Messaging is one of the core ways customers interact with local brick-and-mortar businesses. Yet this key part of the customer experience often leads to frustration, and automation, which is supposed to boost convenience, sometimes leaves customers feeling underserved.
The use of chatbots for retail customer service has been on the rise for years. According to a report by Drift, use of chatbots as a brand communication channel increased by 92% between 2019 and 2020. Nearly one quarter of consumers used chatbots to communicate with a business last year. But how many of those interactions were positive, and how many customers left those interactions feeling like their issues were resolved?
Communicating with brands on social media has become the norm for consumers. Surveys show that roughly half of all consumers who engage with brands on social media are reaching out about customer care concerns, and more than 65% of social media users across all platforms expect brands to respond, regardless of whether the initial outreach was via private messages or public posts.
Those expectations have only heightened over the past six months, and many brands have had to pivot their customer support and engagement priorities on the fly.
Chatbots could help fill the gap in business-to-customer communication capacity during the Covid-19 outbreak. Although there will always be a need for human customer service agents, even when chatbots with AI are deployed, the coronavirus outbreak is demonstrating just how valuable this automated technology can be for brands working in a time of crisis. Already, chatbot companies like LivePerson say they’re seeing significant increases in volume on their platforms. As the pandemic widens, even more companies are likely to start integrating chatbots into their customer service systems.
Here are six chatbot solutions that brands can start using right away.
A freshly released report from SMB software firm Broadly uses data from a survey of 300 SMB leaders to paint a picture of the American SMB in 2019: gradually embracing mobile-first communication, skeptical of innovation that undercuts human connection, and ambivalent toward large digital marketplaces like Amazon and Etsy.
Street Fight recently caught up with Sarah Townes, Mall of America’s marketing VP, to discuss the evolution of physical retail, where she’s placing her tech bets, and how location fits into the mix.
Leveraging artificial intelligence and machine learning algorithms, vendors are finding ways to streamline some of the most complex operations—such as estimating the number of attendees and anticipating how many products each attendee will need—in live event organizing.
Rapid changes in the way people communicate aren’t just impacting personal relationships, they’re also hitting the retail market as consumer preferences evolve. In a new report released just this morning, the post-purchase solutions provider Narvar uncovers generational differences in how consumers prefer interacting with retailers.
Chatbots are transforming the customer experience and quickly moving into new sectors — but before marketers can expect conversation-mimicking software and artificial intelligence to replace live customer service representatives, they’ll need to find ways to overcome some consumer obstacles.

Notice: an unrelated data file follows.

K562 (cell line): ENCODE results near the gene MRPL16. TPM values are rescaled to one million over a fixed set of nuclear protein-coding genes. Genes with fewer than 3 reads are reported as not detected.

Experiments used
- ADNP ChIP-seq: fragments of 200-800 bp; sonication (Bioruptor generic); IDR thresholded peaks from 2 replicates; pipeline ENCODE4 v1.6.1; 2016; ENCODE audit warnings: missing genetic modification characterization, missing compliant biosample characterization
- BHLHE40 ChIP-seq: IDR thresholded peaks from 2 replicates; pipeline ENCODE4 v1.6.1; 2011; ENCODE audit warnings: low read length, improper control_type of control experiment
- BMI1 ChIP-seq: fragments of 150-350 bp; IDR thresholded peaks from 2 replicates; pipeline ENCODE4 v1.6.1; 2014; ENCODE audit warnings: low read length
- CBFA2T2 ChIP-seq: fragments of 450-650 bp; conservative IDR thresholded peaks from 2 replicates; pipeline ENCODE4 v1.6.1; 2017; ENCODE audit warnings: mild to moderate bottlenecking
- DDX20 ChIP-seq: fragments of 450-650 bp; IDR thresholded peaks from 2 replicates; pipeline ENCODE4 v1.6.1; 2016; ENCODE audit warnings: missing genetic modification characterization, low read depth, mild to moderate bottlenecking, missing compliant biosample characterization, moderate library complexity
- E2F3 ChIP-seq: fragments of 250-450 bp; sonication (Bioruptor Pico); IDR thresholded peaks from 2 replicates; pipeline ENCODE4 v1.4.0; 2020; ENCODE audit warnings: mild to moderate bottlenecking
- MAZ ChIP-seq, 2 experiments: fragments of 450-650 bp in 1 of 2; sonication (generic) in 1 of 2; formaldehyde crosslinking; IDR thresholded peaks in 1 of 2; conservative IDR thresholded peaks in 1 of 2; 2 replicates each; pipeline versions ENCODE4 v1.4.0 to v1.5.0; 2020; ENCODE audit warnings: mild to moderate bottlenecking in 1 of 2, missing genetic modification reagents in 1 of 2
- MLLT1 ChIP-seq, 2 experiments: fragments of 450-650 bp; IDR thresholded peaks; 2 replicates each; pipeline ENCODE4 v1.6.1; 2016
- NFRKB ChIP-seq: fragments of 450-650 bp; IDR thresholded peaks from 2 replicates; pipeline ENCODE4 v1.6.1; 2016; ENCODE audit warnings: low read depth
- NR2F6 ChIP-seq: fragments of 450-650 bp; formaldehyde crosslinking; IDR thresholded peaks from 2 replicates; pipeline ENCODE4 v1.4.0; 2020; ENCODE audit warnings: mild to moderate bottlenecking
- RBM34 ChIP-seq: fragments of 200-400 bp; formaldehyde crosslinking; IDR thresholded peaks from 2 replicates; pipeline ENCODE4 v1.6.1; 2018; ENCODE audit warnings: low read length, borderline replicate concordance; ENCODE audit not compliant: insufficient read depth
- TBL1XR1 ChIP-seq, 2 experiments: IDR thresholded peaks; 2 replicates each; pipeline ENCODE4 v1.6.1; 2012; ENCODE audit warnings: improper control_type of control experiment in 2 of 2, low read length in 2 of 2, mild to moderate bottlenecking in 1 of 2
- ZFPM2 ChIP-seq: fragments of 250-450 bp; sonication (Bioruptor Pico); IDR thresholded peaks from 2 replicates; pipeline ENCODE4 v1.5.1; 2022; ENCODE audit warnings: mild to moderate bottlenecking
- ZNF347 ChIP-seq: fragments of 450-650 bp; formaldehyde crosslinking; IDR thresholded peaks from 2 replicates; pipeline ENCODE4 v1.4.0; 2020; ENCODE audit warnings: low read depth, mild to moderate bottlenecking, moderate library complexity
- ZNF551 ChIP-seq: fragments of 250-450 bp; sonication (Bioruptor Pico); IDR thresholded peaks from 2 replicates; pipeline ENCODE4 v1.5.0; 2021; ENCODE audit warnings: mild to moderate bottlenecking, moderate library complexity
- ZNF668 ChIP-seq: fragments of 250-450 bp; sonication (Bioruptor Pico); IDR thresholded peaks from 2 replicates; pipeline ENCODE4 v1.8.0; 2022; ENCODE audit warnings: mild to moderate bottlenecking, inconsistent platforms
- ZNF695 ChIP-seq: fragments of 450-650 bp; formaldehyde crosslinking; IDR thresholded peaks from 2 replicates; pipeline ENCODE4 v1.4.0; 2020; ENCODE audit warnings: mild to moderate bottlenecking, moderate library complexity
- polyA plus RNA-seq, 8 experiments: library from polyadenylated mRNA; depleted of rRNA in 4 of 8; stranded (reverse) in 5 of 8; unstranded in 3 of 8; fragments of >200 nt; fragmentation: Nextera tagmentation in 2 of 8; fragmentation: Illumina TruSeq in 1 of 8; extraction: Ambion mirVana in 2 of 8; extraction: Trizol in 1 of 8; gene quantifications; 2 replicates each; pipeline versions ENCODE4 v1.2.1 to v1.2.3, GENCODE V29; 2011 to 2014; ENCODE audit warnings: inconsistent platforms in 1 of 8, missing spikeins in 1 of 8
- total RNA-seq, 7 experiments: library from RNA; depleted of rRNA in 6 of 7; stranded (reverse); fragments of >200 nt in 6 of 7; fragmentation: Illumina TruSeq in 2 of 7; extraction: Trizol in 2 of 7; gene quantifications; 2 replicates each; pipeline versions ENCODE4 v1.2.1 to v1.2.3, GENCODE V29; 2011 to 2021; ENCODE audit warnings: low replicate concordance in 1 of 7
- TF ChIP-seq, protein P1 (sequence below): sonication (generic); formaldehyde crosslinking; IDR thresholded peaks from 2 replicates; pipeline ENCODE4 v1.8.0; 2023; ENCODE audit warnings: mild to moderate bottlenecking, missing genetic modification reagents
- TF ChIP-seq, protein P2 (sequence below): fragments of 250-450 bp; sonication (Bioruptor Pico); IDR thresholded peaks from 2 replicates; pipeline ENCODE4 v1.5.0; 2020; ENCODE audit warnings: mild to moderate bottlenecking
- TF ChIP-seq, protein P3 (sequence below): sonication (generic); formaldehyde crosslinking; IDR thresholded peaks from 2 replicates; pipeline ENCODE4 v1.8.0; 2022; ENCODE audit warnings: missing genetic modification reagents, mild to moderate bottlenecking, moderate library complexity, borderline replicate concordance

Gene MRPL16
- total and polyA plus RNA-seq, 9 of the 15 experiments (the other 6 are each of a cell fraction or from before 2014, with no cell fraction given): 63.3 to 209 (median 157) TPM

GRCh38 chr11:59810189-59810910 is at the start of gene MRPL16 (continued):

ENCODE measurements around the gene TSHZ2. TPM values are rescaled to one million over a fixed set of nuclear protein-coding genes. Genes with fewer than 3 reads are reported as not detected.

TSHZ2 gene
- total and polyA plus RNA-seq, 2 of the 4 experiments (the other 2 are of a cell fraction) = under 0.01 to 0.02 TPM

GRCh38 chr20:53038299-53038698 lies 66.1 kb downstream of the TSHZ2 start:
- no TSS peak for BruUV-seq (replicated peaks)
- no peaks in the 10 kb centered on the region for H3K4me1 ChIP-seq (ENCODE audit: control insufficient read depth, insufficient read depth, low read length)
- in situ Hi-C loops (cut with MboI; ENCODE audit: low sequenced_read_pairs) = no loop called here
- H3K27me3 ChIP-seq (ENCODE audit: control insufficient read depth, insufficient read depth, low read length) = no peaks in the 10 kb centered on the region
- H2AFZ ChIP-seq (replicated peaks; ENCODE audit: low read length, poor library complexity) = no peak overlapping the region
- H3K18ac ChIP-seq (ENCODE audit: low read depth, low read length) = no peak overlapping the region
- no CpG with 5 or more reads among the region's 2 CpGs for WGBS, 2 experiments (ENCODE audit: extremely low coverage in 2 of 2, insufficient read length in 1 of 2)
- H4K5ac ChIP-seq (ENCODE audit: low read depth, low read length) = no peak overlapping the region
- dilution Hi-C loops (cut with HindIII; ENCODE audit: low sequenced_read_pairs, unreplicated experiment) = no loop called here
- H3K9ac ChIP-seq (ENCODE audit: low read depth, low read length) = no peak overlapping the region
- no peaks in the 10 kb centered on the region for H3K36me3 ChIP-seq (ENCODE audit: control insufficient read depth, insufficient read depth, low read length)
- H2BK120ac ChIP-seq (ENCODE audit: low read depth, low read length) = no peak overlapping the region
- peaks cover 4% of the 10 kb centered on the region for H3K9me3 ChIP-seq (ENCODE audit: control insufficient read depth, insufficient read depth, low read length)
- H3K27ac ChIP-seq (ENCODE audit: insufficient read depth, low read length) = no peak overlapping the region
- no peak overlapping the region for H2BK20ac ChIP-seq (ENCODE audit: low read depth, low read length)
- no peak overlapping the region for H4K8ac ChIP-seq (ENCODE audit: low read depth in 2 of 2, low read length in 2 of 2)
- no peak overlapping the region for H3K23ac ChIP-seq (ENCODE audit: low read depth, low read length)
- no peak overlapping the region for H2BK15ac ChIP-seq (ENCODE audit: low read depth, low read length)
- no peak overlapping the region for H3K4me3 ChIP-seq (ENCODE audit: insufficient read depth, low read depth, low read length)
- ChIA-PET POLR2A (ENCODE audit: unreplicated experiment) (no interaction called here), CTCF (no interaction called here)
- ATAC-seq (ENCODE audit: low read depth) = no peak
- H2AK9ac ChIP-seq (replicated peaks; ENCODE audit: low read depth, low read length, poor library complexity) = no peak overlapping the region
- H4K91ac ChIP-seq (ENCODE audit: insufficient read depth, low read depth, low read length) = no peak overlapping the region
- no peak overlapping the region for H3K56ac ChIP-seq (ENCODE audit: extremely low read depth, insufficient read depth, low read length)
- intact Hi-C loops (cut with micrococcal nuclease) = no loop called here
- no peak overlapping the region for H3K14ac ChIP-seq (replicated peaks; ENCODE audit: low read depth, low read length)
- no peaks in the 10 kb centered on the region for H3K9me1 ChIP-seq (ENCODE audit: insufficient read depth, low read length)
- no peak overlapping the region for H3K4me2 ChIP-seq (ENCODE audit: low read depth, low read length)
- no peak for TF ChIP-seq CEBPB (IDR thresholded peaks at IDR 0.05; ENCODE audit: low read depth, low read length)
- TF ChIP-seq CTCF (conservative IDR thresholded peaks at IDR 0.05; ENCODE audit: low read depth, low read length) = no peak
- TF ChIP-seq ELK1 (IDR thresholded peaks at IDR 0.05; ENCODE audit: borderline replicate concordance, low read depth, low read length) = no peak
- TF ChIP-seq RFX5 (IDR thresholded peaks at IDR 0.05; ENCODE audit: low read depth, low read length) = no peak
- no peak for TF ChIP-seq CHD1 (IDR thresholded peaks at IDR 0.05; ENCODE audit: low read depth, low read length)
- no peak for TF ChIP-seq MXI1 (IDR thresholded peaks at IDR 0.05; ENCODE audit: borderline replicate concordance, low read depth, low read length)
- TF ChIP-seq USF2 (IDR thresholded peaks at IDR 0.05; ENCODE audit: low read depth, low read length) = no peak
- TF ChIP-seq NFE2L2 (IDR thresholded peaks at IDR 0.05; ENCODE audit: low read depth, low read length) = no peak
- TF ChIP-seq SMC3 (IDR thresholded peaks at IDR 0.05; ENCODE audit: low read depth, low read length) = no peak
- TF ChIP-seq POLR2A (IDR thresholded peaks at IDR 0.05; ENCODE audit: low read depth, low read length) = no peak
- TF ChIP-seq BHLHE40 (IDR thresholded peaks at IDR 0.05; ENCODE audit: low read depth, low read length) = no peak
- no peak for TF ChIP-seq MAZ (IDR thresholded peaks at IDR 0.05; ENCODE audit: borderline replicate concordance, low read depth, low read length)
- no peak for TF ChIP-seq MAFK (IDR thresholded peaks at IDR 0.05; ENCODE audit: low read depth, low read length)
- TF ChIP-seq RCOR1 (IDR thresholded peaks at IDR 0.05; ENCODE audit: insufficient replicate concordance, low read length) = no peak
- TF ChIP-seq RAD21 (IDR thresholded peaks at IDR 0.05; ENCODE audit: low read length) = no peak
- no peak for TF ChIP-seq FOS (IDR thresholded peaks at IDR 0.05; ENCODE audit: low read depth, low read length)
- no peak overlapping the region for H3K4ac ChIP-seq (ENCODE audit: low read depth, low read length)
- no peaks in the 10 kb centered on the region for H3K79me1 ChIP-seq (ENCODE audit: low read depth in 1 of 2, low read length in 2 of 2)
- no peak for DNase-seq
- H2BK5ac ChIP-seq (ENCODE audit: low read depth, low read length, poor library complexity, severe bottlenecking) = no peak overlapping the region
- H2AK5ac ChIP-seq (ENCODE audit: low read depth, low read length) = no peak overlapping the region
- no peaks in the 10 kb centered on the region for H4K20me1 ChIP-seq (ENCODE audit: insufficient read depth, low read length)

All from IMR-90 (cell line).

“Facebook has long been a force in post-sale retention and Messenger can really play a huge part as a CRM tool,” Mike Blumenthal tells David Mihm. “I see it as the “real” social network… the one where folks communicate with those closest to them.”
Although automated messaging has been around for years, today’s chatbots combine machine learning with artificial intelligence to create enhanced user experiences. Chatbots are also giving brands a chance to flex their creative muscles, utilizing technology in innovative ways.
At Street Fight Summit we raised a little controversy around the potential disruptiveness of voice search to the hyperlocal economy. Street Fight believes voice search is a critical emerging technology, a view that seemingly contrasts with that of many companies on the supply side of hyperlocal.
A roundup of today’s big stories in hyperlocal publishing, marketing, commerce, and technology… Google Begins Mobile-First Indexing, Using Mobile Content For All Search Rankings… Apple News Drives Significant Traffic for Some Publishers, But Measurement Remains Iffy… The Economist Turns to LinkedIn over Pinterest and Tumblr…
With chatbot technology, communications between local businesses and their customers via flok can now evolve into more complex conversations. These conversations yield better data for the business owner and more detailed information as well as a more engaging customer service experience for the consumer.
The trillion dollar question is if this emerging chatbot technology will annihilate the phone call. Though I’m bullish on messaging and chatbots, the answer to that question is likely no.
The pieces are in place for Messenger to become a major new marketing platform. Indeed, the various (mostly mobile) use cases range from customer service to e-commerce. So far, none of my experiences has been great. But there’s huge potential over time.
Bots could displace apps just as apps displaced search. “Search started with consumers typing into a box,” Pingup’s Ron Braunfeld said recently. “[AI] is all about knowing where you are, time of day, what’s in your refrigerator; and giving you the right information without having to search.”